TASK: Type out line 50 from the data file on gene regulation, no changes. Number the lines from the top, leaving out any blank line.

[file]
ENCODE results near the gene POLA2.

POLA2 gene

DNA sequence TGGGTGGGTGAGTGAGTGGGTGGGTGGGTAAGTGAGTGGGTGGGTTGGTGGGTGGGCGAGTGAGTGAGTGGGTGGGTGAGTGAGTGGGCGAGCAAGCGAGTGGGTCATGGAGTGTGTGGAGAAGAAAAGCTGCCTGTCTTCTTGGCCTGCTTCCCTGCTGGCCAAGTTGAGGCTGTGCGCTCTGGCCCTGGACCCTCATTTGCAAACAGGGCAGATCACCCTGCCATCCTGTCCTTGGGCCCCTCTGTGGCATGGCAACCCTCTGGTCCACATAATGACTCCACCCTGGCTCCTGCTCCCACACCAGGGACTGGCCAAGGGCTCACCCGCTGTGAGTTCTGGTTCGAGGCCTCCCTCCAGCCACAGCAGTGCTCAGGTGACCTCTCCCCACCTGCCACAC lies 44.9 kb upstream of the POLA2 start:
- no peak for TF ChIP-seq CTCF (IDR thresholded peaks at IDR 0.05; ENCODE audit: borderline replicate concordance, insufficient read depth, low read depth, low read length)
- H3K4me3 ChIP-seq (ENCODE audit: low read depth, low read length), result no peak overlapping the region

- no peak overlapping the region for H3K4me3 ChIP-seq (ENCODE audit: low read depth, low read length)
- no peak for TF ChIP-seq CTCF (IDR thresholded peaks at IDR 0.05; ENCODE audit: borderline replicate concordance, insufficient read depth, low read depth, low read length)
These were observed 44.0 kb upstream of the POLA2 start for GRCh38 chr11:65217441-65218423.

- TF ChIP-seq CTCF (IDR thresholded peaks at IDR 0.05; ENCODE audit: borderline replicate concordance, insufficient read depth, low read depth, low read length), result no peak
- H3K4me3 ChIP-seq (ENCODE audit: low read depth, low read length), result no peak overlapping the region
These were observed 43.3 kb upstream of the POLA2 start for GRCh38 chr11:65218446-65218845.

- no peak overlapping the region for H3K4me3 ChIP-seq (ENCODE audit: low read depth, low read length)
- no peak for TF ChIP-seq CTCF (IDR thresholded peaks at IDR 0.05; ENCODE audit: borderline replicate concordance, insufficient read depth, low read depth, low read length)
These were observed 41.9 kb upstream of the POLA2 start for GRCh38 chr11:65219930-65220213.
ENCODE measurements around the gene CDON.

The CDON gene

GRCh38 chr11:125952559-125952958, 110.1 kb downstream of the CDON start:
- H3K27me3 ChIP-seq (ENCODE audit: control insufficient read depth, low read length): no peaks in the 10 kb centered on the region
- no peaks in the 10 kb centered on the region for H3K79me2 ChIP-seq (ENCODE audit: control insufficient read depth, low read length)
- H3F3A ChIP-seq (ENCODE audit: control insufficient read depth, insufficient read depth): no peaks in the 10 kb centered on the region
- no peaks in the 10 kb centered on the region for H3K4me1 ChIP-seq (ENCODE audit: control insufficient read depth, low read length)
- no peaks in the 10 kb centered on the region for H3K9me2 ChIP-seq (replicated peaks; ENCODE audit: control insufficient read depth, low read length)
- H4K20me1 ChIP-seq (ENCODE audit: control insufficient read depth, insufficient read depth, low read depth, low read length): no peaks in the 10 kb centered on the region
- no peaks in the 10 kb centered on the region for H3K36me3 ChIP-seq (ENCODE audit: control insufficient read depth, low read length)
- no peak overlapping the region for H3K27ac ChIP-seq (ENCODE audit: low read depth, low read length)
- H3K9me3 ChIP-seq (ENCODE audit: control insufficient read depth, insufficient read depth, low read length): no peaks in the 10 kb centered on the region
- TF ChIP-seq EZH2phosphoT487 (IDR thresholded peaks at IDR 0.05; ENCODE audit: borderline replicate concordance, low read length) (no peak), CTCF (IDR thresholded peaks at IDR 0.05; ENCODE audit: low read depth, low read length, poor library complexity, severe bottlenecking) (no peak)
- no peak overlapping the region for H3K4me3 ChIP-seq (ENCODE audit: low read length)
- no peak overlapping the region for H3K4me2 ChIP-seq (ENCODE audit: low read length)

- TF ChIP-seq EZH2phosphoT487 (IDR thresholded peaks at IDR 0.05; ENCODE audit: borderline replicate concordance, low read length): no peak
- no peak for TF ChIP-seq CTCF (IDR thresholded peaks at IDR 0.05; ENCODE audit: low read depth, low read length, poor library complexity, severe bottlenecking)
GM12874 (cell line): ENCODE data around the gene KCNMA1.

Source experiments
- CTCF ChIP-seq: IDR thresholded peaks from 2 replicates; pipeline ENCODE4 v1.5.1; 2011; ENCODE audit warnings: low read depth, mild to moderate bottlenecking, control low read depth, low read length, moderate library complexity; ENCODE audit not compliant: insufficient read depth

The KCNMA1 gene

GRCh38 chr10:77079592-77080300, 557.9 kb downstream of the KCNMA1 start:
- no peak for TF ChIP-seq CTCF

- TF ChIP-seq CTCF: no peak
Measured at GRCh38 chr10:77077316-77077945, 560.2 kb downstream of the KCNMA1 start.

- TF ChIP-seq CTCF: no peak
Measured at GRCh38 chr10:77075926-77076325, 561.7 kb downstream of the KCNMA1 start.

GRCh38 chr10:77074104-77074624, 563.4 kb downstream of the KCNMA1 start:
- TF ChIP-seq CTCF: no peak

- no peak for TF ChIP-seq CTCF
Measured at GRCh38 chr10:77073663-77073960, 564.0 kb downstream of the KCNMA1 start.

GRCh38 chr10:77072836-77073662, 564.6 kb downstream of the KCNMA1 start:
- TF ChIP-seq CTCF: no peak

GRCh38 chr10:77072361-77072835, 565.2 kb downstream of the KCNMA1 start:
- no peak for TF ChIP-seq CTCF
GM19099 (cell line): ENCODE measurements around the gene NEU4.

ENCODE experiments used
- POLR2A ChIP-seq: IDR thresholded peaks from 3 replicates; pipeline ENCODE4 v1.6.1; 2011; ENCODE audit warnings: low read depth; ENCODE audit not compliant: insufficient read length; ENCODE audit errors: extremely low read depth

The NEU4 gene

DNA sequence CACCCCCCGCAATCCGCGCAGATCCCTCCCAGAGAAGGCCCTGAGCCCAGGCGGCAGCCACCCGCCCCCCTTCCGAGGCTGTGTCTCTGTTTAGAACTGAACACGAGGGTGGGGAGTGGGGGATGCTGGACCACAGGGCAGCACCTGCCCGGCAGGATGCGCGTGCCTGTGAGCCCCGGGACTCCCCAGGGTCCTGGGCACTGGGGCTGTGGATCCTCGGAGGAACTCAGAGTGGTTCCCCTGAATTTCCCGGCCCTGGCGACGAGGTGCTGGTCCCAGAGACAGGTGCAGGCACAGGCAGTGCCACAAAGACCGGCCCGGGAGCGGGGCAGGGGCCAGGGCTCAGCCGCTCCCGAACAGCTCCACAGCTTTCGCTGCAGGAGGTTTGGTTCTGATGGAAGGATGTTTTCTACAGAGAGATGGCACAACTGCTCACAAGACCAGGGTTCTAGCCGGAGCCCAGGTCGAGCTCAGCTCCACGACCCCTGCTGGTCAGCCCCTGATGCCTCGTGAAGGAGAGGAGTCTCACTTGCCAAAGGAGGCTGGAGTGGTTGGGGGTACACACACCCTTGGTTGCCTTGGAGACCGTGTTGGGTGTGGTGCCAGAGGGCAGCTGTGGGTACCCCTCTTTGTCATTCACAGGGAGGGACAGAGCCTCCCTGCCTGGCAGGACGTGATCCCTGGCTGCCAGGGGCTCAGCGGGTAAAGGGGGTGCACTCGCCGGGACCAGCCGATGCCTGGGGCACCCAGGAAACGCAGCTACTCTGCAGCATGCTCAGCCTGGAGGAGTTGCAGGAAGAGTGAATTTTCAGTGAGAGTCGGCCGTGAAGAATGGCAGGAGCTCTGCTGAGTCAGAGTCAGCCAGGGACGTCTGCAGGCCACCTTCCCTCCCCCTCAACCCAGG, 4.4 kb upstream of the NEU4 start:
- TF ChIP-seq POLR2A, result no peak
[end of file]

GM19099 (cell line): ENCODE measurements around the gene NEU4.